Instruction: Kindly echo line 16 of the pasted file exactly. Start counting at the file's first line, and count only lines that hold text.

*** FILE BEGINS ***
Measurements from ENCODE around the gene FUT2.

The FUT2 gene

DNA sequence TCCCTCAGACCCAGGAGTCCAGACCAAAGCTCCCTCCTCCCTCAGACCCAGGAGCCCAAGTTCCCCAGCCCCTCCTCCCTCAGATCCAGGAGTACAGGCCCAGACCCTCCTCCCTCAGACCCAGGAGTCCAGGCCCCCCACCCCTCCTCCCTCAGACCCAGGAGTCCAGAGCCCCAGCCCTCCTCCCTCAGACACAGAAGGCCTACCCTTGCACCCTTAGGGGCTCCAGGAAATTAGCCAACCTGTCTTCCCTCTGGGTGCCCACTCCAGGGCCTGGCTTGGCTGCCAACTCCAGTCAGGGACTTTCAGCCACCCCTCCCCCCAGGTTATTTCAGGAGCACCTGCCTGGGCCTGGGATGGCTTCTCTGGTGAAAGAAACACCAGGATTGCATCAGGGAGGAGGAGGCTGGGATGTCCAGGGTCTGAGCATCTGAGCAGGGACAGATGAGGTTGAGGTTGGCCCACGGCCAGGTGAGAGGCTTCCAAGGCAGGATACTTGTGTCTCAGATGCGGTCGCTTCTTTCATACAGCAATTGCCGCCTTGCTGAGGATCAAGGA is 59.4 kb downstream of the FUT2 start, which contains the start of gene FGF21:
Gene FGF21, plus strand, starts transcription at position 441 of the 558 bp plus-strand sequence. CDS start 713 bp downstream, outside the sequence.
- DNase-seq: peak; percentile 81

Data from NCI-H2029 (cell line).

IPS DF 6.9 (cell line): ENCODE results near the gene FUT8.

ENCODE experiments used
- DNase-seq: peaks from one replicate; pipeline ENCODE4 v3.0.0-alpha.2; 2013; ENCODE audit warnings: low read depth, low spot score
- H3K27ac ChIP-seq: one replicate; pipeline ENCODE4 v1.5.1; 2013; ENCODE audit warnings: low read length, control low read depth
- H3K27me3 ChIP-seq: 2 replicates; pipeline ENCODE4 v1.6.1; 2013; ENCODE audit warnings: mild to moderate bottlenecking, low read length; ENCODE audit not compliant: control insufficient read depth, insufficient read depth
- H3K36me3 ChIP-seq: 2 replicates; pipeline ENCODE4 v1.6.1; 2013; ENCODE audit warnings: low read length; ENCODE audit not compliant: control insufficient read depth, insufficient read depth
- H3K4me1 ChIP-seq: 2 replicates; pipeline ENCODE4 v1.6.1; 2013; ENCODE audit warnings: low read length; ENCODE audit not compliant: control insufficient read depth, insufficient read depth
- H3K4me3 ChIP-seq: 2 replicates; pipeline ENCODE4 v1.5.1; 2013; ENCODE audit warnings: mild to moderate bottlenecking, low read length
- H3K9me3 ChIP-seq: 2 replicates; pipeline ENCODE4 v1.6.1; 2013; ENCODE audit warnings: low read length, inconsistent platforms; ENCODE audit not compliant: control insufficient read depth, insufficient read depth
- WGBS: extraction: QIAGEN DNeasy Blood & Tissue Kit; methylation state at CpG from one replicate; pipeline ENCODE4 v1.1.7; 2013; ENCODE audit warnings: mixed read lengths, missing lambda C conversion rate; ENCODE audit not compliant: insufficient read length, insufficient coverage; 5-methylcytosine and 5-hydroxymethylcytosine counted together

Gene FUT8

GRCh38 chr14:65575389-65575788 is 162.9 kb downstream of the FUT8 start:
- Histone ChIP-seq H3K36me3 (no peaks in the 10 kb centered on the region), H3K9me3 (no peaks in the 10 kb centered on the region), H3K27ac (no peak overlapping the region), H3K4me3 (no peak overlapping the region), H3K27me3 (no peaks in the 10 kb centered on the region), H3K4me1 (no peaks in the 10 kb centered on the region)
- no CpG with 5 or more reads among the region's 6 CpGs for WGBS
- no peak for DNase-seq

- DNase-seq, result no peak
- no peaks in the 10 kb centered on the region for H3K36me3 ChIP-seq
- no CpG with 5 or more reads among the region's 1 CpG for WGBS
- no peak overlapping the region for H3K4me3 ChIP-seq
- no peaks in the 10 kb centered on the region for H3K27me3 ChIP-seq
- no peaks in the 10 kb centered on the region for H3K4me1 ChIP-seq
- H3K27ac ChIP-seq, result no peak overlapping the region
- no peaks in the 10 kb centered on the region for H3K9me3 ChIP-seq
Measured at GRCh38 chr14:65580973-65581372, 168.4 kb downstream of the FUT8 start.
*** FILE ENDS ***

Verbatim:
- WGBS: extraction: QIAGEN DNeasy Blood & Tissue Kit; methylation state at CpG from one replicate; pipeline ENCODE4 v1.1.7; 2013; ENCODE audit warnings: mixed read lengths, missing lambda C conversion rate; ENCODE audit not compliant: insufficient read length, insufficient coverage; 5-methylcytosine and 5-hydroxymethylcytosine counted together